Your Fitness Questions Answered: 3 ways to improve running form and prevent injury

Jason Weslosky

| 3 min read

Running is a great aerobic exercise that can help you shed extra weight in no time, no matter what format of run you choose. And the age-old saying, “no pain, no gain,” is not a requirement as you find your way along street, sidewalk, track, or treadmill.
Often times, people find running painful as a result of improper running form or technique. Reader Jack writes to A Healthier Michigan, “I could use some advice on proper running mechanics to avoid injury and get the most out of the exercise.”
Sometimes in order to be the best, you have to learn from the best Jack. And by no means am I the leading authority on running form. Instead, University of Michigan Women’s Track runner Morgan Bailey offers her insights and knowledge about proper running form. As an expert on running, she offers the following tips to improve form and reduce potential injury:
Avoid being a heel striker
First, the heel acts as a natural braking mechanism for our bodies. When the average runner takes a stride forward, the first part of the foot to touch the ground is the heel. This is scientifically referred to as “heel striking” and is the root cause of several injuries. When we run, our joints act as natural shock absorbers for the impact experienced between the foot and ground. When heel striking occurs, your foot is fully extended out in front and your knee locked. This reduces the shock absorptive power of the knee and results in a strong impact force that shoots up through the joints of the leg. Ankles, knees and hips can all be affected by heel striking.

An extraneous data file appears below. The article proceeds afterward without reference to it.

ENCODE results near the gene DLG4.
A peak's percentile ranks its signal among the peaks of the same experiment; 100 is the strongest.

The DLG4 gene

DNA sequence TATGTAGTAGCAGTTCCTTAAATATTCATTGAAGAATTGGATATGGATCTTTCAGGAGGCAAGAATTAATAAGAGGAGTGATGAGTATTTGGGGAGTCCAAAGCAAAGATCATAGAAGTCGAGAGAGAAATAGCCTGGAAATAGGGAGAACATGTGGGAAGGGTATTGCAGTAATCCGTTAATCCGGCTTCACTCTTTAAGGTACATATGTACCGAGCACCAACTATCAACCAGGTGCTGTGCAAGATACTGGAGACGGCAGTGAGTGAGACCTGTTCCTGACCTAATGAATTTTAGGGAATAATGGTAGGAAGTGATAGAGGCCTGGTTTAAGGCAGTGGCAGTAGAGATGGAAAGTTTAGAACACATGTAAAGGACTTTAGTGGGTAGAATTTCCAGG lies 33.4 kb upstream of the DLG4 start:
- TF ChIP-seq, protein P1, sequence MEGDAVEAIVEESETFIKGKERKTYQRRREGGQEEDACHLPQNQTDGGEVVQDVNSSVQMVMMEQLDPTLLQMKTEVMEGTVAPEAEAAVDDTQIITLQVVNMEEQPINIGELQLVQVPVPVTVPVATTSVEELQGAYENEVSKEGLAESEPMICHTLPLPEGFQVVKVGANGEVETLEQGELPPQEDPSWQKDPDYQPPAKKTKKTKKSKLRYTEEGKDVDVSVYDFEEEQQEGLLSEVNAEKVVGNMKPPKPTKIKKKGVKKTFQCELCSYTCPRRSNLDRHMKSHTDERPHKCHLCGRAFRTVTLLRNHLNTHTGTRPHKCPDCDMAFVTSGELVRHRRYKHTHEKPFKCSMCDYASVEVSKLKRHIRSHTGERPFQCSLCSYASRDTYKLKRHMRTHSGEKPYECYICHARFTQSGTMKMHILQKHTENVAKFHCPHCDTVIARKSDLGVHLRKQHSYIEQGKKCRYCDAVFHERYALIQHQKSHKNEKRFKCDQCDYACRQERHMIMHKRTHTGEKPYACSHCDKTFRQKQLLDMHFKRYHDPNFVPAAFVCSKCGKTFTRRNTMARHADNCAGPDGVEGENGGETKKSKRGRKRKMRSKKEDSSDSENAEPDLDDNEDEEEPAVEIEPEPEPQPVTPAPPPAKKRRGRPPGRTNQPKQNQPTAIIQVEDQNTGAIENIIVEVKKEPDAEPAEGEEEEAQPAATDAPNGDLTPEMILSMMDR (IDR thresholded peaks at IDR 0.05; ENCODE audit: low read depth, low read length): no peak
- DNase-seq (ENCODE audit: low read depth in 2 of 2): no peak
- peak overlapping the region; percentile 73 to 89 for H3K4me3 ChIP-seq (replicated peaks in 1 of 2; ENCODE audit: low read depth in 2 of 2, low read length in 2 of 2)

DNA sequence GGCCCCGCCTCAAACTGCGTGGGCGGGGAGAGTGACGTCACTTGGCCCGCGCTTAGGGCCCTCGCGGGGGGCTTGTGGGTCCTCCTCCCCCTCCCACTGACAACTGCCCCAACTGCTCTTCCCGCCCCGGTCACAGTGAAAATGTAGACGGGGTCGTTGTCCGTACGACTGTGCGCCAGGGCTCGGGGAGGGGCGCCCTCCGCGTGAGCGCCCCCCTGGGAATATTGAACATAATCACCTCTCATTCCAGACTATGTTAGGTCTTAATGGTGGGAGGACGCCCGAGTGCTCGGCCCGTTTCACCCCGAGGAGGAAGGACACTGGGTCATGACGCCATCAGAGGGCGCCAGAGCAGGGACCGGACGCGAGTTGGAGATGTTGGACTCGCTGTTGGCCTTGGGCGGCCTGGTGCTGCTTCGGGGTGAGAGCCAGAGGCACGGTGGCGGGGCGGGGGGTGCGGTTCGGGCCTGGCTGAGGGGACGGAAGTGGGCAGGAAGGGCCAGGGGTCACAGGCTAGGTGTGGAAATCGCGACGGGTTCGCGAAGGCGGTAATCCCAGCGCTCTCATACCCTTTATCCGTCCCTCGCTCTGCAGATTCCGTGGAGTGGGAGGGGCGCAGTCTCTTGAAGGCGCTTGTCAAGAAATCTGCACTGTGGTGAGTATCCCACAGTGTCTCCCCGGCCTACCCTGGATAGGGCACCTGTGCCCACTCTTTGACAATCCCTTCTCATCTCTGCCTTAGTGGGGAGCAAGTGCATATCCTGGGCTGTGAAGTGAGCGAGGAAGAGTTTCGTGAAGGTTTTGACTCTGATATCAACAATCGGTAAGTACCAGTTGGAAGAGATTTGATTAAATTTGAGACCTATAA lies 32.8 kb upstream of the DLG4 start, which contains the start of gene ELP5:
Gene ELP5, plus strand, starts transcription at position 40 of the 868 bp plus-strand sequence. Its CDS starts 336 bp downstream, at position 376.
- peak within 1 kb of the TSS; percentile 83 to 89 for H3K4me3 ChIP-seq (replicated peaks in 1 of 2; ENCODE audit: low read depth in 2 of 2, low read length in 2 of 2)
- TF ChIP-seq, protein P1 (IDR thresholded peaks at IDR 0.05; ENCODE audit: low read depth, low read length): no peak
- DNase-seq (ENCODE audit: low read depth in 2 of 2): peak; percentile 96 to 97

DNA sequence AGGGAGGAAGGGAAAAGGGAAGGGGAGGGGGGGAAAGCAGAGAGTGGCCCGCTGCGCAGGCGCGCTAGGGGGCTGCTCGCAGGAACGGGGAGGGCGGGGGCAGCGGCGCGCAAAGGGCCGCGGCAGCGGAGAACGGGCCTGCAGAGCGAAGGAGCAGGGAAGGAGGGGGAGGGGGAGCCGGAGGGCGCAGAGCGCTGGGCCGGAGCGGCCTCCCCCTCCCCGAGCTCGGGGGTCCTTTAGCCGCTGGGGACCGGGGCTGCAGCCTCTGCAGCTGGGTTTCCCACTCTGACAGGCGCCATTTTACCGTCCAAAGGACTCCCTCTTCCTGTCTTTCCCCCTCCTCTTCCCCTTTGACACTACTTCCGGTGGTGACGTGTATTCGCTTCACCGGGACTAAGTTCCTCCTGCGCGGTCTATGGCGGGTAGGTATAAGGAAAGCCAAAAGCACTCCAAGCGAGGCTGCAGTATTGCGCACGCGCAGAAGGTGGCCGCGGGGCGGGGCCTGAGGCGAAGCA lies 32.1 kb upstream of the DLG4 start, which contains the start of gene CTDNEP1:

To avoid this natural braking process and prevent injury to your joints, change from heel striker to mid-foot striker. The mid foot is the halfway point between the toes and heel. Stepping with this portion of your foot will ensure proper bend in the leg, reducing bone on bone impact in joints and resulting in an injury free run. Morgan explains the best way to train to mid-foot strike is to take smaller, quicker steps when running rather than longer steps.
Running includes both arms and legs
It is important to remember that running involves your entire body. The best running form uses all of the energy of the body to propel it forward, not wasting any energy on unnecessary movements. Often times, people forget to use their arms properly when they run. Make sure to swing your arms forward and backward to help propel your body forward. You’ll notice you can run further if you use your arms correctly.
Get the right amount of arch support, but not too much
An interesting point Morgan makes is that arch support should be used in moderation. She explains, “When you plant your foot, the arch is pressed flat and acts as a spring to bounce your foot back off of the ground.” Too much arch support decreases the “spring” in your foot and can result in a variety of foot related injuries if not properly assessed. To ensure you are getting the right amount arch support, have a podiatrist analyze your arches and gait cycle to prevent injury.
Photo credit Josiah Mackenzie

A Healthier Michigan is sponsored by Blue Cross Blue Shield of Michigan, a nonprofit, independent licensee of the Blue Cross Blue Shield Association.
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